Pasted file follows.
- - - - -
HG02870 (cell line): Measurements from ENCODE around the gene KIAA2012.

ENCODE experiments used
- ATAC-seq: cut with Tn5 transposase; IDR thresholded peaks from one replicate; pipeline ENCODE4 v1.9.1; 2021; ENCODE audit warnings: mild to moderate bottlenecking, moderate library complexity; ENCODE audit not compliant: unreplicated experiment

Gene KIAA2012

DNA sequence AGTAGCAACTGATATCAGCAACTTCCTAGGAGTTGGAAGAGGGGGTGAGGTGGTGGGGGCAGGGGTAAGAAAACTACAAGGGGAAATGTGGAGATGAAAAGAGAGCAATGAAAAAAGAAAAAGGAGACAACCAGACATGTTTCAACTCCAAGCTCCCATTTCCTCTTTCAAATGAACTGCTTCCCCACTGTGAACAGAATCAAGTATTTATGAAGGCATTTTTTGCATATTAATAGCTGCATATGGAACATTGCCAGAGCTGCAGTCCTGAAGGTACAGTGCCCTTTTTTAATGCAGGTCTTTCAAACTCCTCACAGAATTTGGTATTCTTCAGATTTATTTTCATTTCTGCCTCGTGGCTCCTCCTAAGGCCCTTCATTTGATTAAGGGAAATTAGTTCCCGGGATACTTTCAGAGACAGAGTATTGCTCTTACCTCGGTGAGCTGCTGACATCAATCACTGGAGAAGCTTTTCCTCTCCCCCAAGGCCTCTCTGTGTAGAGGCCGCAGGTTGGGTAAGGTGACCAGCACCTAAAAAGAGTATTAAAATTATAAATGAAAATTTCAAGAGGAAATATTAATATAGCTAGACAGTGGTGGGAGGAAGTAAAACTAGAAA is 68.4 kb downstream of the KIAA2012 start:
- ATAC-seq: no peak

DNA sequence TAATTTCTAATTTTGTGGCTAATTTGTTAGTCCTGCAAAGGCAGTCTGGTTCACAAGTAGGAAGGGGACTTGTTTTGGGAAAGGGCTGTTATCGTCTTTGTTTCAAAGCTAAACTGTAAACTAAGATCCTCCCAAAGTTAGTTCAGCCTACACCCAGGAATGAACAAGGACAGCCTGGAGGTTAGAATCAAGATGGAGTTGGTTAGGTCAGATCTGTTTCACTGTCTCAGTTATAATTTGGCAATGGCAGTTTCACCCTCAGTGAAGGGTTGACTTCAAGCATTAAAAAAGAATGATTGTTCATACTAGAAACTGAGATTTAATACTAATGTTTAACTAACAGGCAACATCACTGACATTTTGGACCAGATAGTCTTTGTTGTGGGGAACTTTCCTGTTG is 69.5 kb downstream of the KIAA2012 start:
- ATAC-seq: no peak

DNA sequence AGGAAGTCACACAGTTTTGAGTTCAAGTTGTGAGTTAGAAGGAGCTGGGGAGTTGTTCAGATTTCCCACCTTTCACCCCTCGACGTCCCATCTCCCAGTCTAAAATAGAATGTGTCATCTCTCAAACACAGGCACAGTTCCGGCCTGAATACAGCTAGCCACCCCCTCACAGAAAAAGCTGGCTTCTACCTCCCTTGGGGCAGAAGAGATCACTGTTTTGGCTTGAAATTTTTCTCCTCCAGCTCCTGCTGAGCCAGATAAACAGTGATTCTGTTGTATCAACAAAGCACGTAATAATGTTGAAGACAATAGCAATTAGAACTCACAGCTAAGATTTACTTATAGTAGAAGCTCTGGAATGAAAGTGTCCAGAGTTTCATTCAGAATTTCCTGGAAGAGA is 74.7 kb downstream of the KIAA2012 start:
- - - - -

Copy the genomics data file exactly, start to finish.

HG02870 (cell line): Measurements from ENCODE around the gene KIAA2012.

ENCODE experiments used
- ATAC-seq: cut with Tn5 transposase; IDR thresholded peaks from one replicate; pipeline ENCODE4 v1.9.1; 2021; ENCODE audit warnings: mild to moderate bottlenecking, moderate library complexity; ENCODE audit not compliant: unreplicated experiment

Gene KIAA2012

DNA sequence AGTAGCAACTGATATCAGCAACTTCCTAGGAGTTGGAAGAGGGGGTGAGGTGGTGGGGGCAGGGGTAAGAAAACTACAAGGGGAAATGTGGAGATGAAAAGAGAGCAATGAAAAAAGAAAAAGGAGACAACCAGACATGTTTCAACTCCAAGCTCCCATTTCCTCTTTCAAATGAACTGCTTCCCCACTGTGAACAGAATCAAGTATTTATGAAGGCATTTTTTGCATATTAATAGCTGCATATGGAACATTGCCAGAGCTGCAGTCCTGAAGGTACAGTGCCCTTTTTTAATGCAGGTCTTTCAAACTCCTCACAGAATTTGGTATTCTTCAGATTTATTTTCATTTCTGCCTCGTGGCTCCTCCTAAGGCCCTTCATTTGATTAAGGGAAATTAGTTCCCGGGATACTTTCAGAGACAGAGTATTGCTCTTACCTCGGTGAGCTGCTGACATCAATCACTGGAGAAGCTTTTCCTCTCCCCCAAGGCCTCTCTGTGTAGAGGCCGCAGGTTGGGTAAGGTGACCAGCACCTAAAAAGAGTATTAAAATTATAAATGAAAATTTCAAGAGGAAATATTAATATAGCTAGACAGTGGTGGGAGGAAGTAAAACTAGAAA is 68.4 kb downstream of the KIAA2012 start:
- ATAC-seq: no peak

DNA sequence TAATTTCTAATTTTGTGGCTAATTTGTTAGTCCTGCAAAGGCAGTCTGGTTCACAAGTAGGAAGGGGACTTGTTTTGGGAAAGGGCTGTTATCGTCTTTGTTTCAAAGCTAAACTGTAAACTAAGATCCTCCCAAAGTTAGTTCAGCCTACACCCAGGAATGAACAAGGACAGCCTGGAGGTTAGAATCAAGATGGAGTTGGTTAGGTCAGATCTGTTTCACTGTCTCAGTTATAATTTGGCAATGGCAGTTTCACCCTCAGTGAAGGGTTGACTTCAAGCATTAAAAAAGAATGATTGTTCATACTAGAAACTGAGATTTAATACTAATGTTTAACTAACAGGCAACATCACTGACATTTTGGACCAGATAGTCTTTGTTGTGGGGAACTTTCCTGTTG is 69.5 kb downstream of the KIAA2012 start:
- ATAC-seq: no peak

DNA sequence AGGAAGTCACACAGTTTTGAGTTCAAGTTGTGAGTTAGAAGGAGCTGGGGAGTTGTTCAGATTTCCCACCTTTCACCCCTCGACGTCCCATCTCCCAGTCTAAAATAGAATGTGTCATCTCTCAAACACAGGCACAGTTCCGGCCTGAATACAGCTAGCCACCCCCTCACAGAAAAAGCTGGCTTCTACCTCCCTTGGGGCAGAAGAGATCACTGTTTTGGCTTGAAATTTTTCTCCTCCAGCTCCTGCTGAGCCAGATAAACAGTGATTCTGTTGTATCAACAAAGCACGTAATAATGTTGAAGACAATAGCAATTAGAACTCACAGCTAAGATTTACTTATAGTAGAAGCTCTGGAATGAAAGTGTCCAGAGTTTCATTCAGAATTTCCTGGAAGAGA is 74.7 kb downstream of the KIAA2012 start: